Two former Skins actors speak out and say sex scenes on the show were ‘tramautising’
They also say they were told to skip breakfast to look slimmer for bikini scenes
Two former Skins actors have spoken out about conditions while working on the show, saying it was “fucked up” and claiming they were told to skip breakfast.
April Pearson, who played Michelle in series one and two, and Laya Lewis, who played Liv in series five and six, spoke about their experiences on the show while on an episode of Pearson’s podcast.
The cast were told to to skip breakfast and restrict their diet in order to be slimmer for bikini scenes, Pearson said on the Are You Michelle From Skins? podcast.
“I definitely felt a lot of pressure to be smaller or slimmer. From the actual creators or people behind the scenes,” Lewis said. “There was one point where we were told to skip breakfast, and for dinner we should just have a jacket potato.”
Filming sex scenes on the show was uncomfortable, Pearson said, and added that she now looks back on them and feels like she was too young and unprotected.
“You don’t really know what to say, to speak out, is this okay… And as with a lot of victims of trauma, you look back at it and think: ‘Yeah, that was fucked up,” Pearson said.
She added: “We’re talking seven series of the same show and everyone feeling the same, certainly the women and some of the men I have spoken to feel the same.”
Lewis said that before scenes shot in Morocco, the cast were made to line up while wearing bikinis and judged on if they “looked good enough to film in Morocco.”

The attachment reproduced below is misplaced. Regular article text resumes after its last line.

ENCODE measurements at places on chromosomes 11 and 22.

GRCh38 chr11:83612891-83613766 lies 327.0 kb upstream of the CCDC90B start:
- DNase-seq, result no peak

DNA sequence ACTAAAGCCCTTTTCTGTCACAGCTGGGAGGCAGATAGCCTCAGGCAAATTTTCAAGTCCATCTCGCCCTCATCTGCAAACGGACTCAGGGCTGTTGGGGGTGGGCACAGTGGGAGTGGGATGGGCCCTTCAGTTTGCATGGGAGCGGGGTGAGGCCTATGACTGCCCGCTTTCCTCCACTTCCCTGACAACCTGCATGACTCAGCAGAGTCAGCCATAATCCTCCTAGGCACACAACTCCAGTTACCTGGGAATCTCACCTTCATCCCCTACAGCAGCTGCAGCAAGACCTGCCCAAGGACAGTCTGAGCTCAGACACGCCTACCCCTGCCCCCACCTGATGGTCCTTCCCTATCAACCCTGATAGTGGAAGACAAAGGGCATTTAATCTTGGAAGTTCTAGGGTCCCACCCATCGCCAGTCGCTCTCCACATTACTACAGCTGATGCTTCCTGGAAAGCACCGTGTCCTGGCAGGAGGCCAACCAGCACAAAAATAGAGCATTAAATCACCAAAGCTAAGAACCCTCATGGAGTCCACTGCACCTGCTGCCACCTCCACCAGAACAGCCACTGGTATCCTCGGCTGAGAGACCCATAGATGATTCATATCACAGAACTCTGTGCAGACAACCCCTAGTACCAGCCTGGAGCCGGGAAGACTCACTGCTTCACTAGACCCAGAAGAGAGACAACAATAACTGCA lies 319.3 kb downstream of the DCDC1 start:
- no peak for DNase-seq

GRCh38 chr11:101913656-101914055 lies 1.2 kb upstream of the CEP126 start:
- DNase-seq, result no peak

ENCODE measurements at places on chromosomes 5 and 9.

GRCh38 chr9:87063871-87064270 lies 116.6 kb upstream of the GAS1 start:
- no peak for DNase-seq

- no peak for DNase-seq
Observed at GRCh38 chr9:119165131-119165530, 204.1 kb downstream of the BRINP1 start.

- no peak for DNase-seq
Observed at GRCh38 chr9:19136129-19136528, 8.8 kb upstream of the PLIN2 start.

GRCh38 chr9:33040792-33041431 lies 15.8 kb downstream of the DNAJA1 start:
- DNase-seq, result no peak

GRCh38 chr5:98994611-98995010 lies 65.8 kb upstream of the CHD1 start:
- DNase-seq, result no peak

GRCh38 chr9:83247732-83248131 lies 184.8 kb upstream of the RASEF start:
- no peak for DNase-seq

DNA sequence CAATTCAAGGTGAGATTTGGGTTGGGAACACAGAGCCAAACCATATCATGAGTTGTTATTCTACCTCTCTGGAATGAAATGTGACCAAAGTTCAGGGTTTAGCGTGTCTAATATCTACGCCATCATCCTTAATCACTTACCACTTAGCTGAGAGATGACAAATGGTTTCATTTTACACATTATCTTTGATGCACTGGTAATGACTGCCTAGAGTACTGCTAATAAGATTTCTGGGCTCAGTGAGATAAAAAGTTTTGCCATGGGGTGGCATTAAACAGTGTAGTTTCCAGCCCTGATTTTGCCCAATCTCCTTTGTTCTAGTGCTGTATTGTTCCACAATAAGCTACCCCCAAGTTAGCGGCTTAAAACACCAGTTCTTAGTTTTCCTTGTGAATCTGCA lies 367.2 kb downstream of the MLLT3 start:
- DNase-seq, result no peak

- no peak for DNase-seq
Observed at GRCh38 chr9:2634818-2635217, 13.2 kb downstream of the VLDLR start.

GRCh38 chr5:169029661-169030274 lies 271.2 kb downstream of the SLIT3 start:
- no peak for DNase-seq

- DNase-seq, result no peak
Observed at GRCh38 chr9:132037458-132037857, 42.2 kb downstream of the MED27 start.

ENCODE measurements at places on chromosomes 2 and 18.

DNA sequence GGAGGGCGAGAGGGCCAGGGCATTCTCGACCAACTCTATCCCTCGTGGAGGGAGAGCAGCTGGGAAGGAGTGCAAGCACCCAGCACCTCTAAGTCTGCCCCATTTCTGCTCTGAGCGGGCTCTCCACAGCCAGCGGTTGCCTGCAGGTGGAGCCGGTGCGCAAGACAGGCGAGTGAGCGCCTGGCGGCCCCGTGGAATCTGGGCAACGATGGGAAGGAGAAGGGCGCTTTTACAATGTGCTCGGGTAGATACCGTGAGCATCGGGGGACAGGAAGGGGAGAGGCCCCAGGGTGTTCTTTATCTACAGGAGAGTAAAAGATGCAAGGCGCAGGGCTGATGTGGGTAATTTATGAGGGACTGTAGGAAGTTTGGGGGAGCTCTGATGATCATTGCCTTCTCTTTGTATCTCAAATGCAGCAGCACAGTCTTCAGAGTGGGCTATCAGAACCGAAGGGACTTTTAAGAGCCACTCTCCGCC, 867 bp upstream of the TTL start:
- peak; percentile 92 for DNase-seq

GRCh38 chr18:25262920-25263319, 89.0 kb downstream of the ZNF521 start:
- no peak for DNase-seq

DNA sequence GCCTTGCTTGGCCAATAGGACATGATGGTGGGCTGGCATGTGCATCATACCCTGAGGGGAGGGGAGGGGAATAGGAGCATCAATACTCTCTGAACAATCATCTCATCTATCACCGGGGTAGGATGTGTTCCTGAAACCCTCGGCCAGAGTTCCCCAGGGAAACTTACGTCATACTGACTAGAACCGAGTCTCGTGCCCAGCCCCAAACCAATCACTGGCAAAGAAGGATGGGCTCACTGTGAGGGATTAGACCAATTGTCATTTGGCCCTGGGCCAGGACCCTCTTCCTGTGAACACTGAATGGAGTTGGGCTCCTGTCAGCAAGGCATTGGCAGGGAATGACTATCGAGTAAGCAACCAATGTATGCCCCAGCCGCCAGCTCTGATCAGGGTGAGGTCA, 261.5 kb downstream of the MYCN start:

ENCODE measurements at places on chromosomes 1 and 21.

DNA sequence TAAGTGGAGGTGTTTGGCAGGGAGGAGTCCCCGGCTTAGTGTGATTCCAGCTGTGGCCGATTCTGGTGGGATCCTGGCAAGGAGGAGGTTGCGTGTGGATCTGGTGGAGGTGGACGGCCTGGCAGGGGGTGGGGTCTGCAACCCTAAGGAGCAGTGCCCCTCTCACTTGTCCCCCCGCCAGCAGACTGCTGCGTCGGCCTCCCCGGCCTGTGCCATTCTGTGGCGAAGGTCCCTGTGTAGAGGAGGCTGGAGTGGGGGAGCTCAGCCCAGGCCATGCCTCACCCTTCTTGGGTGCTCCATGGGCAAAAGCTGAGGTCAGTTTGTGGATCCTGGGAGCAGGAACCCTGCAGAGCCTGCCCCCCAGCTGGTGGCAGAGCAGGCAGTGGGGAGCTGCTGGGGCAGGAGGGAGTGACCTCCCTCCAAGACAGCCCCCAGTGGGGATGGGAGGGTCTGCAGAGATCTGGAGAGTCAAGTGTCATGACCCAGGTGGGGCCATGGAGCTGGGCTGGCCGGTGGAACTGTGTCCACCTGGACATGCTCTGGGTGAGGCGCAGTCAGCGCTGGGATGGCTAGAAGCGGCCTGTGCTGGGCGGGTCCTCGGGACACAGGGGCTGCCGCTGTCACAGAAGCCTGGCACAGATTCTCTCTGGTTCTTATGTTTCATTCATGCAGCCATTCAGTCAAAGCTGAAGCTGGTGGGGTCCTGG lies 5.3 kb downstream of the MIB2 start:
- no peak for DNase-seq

“I will never forget that moment,” she said. “At the time I thought it was horrible, but I think it’s so much fucking worse now.”
The feelings of discomfort were not limited to the pair on the podcast, Pearson said, who added that in conversations with other alumni, the feeling was that “at the time you’re young, you don’t know any better, you don’t really know what to say and speak out.”
But in retrospect, she said, “as with a lot of victims of trauma, you look back at it and go, ‘yeah that was fucked up’.”
A representative for show co-creator Bryan Elsley told the Sun: “We’re deeply and unambiguously sorry that any cast member was made to feel uncomfortable or inadequately respected in their work during their time on Skins.
“We’re committed to continually evolving safe, trustworthy and enjoyable working conditions for everyone who works in the TV industry.”
A Channel 4 spokesperson told MailOnline: “It is very concerning to hear of the comments made. We now have a confidential ‘Speak Up’ facility available and widely publicised on our production call sheets for current productions, however, we take all allegations of inappropriate behaviour very seriously and encourage anyone with concerns to come forward.”